Barszcz, Michael "Mike"
[Capt. CO G19thIR]


19th IR G Company

Barszcz, Anthony [Capt. SS CO G19thIR]

Silver Star

Awarded for actions during the Korean War

The President of the United States of America, authorized by Act of Congress July 9, 1918, takes pleasure in presenting the Silver Star to Captain (Infantry) Anthony Barszcz (ASN: 0-1301926), United States Army, for gallantry in action as Commanding Officer, Company G, 19th Infantry Regiment, 24th Infantry Division, in action against an armed enemy on 16 August 1950, in the vicinity of the Naktong River, Korea. Company G in conjunction with Company E of the 19th Infantry Regiment launched an attack on Ohang Hill in the face of severe enemy resistance.

 Counterattacking the friendly troops, the enemy successfully out-flanked the two companies and gained the high ground to the left and right. Their automatic weapons fire cut off the forward elements of Company E and pinned down the remnants of the two rifle companies. Captain Barszcz, realizing the severity of the enemy's actions, exposed himself repeatedly while moving among his men in an attempt to rally them to renew their efforts. Although numerically outnumbered by a determined enemy, the friendly forces succeeded in repulsing the attack and continued on until their assigned objectives were secured. Only then did he seed medical aid for wounds received during this action. The superior leadership, courage, and unhesitant devotion to duty displayed by Captain Barszcz, all with complete disregard for his own safety, served well to inspire his men and reflects the greatest credit upon himself and the military service.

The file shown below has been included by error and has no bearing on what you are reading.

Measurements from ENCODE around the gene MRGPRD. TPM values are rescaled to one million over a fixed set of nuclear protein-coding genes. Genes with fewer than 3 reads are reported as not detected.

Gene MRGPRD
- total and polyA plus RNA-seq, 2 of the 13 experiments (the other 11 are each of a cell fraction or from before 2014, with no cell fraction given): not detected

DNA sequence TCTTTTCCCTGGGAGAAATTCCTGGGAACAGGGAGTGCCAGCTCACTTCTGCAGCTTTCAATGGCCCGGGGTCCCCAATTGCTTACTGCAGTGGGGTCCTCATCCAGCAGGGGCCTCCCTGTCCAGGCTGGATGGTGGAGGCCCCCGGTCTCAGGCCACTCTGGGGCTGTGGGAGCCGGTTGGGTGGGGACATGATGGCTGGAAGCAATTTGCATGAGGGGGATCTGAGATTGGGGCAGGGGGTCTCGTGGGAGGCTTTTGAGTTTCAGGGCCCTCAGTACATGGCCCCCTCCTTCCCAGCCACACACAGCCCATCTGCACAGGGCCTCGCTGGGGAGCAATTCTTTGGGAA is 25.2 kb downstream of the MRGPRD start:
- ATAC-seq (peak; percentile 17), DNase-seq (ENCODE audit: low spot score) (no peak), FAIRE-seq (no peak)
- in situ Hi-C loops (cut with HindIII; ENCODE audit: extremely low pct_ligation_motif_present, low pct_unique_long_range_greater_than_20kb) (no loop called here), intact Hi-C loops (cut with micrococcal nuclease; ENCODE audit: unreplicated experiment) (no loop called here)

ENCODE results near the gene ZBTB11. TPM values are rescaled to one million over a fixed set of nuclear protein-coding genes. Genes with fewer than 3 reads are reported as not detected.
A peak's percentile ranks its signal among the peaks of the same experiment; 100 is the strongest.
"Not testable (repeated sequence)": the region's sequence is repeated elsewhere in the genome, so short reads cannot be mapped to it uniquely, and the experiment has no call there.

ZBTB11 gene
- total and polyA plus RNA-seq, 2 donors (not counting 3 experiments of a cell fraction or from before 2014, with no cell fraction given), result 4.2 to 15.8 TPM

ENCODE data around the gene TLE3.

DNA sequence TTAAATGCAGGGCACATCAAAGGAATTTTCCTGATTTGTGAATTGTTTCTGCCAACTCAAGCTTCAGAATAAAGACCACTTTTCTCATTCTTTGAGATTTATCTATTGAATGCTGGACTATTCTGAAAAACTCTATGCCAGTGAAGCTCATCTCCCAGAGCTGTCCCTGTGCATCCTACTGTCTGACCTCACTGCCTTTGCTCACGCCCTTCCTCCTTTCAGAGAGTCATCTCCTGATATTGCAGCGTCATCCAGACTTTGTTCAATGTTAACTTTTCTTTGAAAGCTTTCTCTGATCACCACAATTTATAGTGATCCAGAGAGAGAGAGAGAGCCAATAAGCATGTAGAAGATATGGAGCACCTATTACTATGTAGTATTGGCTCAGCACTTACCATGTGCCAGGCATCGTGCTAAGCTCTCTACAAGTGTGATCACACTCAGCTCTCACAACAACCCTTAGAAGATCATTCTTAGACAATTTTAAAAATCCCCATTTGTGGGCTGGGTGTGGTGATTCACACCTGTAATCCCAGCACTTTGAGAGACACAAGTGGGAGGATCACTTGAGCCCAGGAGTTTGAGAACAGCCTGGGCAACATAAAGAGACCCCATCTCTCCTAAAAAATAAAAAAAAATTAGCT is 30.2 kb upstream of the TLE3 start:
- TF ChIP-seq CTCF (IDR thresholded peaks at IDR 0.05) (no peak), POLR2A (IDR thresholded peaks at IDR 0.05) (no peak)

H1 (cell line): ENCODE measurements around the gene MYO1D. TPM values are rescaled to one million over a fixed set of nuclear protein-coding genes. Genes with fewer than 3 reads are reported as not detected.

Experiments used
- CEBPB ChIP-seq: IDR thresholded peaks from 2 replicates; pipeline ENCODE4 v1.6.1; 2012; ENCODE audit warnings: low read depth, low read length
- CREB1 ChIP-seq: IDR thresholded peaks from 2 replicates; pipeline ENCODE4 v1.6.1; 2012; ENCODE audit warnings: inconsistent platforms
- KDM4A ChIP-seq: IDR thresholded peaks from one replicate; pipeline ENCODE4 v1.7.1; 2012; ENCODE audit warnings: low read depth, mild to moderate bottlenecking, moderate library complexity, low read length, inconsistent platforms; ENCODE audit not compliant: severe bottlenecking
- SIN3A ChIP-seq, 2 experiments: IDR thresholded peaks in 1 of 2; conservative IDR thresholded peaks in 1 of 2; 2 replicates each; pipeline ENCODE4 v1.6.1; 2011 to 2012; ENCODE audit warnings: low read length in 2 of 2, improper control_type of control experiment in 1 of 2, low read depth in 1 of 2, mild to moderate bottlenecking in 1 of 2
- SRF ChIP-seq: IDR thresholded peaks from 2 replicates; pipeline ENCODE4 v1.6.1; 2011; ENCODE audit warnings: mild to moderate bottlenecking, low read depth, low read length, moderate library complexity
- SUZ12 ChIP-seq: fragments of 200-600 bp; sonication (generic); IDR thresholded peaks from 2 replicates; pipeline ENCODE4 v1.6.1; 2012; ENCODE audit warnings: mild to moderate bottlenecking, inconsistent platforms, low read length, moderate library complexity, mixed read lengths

General Orders:

Headquarters, 24th Infantry Division,

General Orders No. 139 (September 22, 1950)

Action Date: August 16, 1950

Service: Army

Rank: Captain

Company: Company G

Regiment: 19th Infantry Regiment

Division: 24th Infantry Division





July 16,  1950 1300

McGrail  managed to crawl away from his wrecked jeep and escape south unhurt. Later in the day Dean named him to temporary command of what was left of the 19th. A second effort to break the roadblock, led by a tough and skilled company commander, Michael Barszcz, was called off just as Barszcz made contact with the NKPA.[5-37]




July 26, 1950

As he set up his blocking position at Chinju, Ned Moore was simultaneously reorganizing and trying to re-man the decimated 19th. He had no exec; that slot was being held open for the wounded Chan Chandler, who was expected to return. Meanwhile, the S-3, Ed Logan, was filling in as exec. West Pointer (1942) Elliott C. Cutler, Jr., a veteran of the ETO, replaced Logan as S-3.

The 1/19 (down to about 300 men) was now temporarily commanded by Robert L. Rhea, forty.

Tom McGrail had reverted to command of the 2/19 (about 300 men).

Despite the heavy losses sustained among the junior officers, Moore found a few good, strong combat leaders still in place - for example, Mike Barszcz.[6-67]